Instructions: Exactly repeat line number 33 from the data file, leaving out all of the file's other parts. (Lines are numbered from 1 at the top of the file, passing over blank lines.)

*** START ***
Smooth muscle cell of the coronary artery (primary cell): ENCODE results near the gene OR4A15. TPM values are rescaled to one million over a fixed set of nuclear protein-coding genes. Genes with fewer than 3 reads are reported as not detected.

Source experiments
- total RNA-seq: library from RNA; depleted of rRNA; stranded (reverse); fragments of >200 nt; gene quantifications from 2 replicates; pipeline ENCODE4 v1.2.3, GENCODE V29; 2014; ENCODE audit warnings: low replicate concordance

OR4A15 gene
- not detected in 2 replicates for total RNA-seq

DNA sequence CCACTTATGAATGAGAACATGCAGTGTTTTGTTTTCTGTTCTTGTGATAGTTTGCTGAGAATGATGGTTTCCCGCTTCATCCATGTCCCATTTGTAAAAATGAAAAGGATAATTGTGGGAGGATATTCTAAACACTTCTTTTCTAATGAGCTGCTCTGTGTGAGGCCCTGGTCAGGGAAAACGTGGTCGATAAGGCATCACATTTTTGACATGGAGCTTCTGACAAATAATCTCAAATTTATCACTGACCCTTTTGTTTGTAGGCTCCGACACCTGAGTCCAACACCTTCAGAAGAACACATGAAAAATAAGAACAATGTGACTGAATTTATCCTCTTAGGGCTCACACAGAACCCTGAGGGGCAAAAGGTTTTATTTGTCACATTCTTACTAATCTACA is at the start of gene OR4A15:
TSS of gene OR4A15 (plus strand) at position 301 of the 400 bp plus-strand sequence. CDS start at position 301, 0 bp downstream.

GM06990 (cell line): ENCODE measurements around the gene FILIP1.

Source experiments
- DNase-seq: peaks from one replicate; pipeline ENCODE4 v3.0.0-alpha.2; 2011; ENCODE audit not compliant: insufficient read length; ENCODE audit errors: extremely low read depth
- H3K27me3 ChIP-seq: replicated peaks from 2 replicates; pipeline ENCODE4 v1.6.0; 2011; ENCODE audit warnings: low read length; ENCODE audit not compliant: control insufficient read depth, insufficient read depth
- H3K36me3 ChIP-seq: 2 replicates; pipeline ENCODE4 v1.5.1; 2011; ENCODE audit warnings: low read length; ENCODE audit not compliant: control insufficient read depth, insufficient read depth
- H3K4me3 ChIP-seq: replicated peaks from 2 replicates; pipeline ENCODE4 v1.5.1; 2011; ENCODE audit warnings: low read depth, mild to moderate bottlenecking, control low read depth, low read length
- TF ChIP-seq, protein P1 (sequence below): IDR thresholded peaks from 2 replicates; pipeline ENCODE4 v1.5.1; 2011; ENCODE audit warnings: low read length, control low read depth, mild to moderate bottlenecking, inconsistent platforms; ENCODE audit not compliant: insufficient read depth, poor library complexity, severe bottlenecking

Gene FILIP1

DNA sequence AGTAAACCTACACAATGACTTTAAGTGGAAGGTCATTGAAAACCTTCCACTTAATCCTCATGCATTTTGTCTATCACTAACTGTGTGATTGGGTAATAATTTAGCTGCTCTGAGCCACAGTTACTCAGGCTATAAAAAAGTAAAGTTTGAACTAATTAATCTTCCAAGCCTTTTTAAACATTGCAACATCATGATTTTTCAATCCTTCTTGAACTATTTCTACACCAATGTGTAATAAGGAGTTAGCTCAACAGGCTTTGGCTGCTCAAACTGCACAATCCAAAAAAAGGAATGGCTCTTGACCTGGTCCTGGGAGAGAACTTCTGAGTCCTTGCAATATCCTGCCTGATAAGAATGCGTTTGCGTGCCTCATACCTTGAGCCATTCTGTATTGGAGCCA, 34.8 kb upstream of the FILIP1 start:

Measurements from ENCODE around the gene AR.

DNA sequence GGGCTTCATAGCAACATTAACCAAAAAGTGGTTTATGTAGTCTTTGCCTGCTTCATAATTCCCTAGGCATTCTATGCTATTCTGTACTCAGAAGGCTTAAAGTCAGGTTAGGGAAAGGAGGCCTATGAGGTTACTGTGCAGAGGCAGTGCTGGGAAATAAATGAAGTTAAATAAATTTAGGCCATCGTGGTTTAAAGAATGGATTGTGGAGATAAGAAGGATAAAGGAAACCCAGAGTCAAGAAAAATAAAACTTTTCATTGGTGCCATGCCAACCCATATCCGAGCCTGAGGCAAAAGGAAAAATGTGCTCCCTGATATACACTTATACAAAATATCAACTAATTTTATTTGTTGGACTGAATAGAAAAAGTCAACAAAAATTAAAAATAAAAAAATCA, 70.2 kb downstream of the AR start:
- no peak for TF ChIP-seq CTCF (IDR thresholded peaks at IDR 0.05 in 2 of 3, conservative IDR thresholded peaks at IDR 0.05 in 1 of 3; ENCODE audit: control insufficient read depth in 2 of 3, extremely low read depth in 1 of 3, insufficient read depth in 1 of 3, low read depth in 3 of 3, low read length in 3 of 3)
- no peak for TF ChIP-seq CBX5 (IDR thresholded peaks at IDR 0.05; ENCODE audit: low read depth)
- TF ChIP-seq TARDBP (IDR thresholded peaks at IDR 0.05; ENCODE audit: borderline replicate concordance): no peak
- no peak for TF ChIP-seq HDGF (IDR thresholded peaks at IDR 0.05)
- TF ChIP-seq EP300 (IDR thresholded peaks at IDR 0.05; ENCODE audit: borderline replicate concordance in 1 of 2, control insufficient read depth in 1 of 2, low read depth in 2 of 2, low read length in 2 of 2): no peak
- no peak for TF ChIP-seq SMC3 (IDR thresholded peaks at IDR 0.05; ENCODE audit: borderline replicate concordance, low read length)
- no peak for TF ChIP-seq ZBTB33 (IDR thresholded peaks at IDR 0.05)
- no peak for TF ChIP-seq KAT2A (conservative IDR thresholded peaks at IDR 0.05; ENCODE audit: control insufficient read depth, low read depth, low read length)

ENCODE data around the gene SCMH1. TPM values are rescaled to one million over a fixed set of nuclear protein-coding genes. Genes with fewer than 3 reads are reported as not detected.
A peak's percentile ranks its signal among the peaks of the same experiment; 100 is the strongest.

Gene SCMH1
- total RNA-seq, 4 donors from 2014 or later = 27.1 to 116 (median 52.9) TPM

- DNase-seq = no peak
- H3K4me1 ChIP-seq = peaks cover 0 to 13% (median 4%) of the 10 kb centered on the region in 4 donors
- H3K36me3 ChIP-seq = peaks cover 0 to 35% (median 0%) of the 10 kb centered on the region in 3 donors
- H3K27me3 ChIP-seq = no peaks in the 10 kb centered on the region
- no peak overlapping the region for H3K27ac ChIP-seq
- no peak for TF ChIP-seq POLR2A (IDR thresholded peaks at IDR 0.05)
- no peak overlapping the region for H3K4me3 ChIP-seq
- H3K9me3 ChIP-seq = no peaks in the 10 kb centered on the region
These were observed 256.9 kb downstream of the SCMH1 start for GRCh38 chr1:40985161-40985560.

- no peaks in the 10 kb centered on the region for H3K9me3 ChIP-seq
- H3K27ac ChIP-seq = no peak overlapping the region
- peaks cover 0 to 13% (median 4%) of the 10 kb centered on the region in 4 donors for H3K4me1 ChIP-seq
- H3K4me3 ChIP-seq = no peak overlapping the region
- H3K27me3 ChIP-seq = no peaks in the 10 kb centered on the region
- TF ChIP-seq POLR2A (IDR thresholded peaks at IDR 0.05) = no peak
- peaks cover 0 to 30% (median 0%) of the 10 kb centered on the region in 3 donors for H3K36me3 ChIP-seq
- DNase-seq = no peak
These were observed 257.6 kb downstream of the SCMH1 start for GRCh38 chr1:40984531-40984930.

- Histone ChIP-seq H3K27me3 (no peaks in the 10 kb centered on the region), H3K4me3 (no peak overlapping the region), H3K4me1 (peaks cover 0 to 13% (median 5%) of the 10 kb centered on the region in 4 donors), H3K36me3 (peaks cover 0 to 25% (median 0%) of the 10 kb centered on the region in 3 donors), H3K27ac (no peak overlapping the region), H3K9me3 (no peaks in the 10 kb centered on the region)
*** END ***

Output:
- H3K36me3 ChIP-seq = peaks cover 0 to 35% (median 0%) of the 10 kb centered on the region in 3 donors